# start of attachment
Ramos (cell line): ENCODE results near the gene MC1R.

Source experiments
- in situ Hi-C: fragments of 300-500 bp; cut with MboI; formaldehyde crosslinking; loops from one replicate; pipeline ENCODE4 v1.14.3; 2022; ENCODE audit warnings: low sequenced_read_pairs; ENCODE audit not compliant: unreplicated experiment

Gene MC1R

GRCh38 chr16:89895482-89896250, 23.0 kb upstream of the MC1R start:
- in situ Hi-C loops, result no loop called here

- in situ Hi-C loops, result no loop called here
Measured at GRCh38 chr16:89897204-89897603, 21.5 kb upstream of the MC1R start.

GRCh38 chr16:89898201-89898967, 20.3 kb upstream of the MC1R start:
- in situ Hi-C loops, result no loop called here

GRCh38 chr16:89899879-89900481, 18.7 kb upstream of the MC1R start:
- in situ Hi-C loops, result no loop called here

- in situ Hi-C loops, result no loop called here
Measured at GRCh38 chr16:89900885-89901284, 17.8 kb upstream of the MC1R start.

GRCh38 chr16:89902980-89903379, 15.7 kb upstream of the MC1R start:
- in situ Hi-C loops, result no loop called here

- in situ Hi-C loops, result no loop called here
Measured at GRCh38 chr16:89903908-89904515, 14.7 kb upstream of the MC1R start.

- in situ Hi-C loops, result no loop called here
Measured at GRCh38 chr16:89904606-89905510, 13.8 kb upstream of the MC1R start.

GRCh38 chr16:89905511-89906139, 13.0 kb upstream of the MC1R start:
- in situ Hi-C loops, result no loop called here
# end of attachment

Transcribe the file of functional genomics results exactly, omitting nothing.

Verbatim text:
Ramos (cell line): ENCODE results near the gene MC1R.

Source experiments
- in situ Hi-C: fragments of 300-500 bp; cut with MboI; formaldehyde crosslinking; loops from one replicate; pipeline ENCODE4 v1.14.3; 2022; ENCODE audit warnings: low sequenced_read_pairs; ENCODE audit not compliant: unreplicated experiment

Gene MC1R

GRCh38 chr16:89895482-89896250, 23.0 kb upstream of the MC1R start:
- in situ Hi-C loops, result no loop called here

- in situ Hi-C loops, result no loop called here
Measured at GRCh38 chr16:89897204-89897603, 21.5 kb upstream of the MC1R start.

GRCh38 chr16:89898201-89898967, 20.3 kb upstream of the MC1R start:
- in situ Hi-C loops, result no loop called here

GRCh38 chr16:89899879-89900481, 18.7 kb upstream of the MC1R start:
- in situ Hi-C loops, result no loop called here

- in situ Hi-C loops, result no loop called here
Measured at GRCh38 chr16:89900885-89901284, 17.8 kb upstream of the MC1R start.

GRCh38 chr16:89902980-89903379, 15.7 kb upstream of the MC1R start:
- in situ Hi-C loops, result no loop called here

- in situ Hi-C loops, result no loop called here
Measured at GRCh38 chr16:89903908-89904515, 14.7 kb upstream of the MC1R start.

- in situ Hi-C loops, result no loop called here
Measured at GRCh38 chr16:89904606-89905510, 13.8 kb upstream of the MC1R start.

GRCh38 chr16:89905511-89906139, 13.0 kb upstream of the MC1R start:
- in situ Hi-C loops, result no loop called here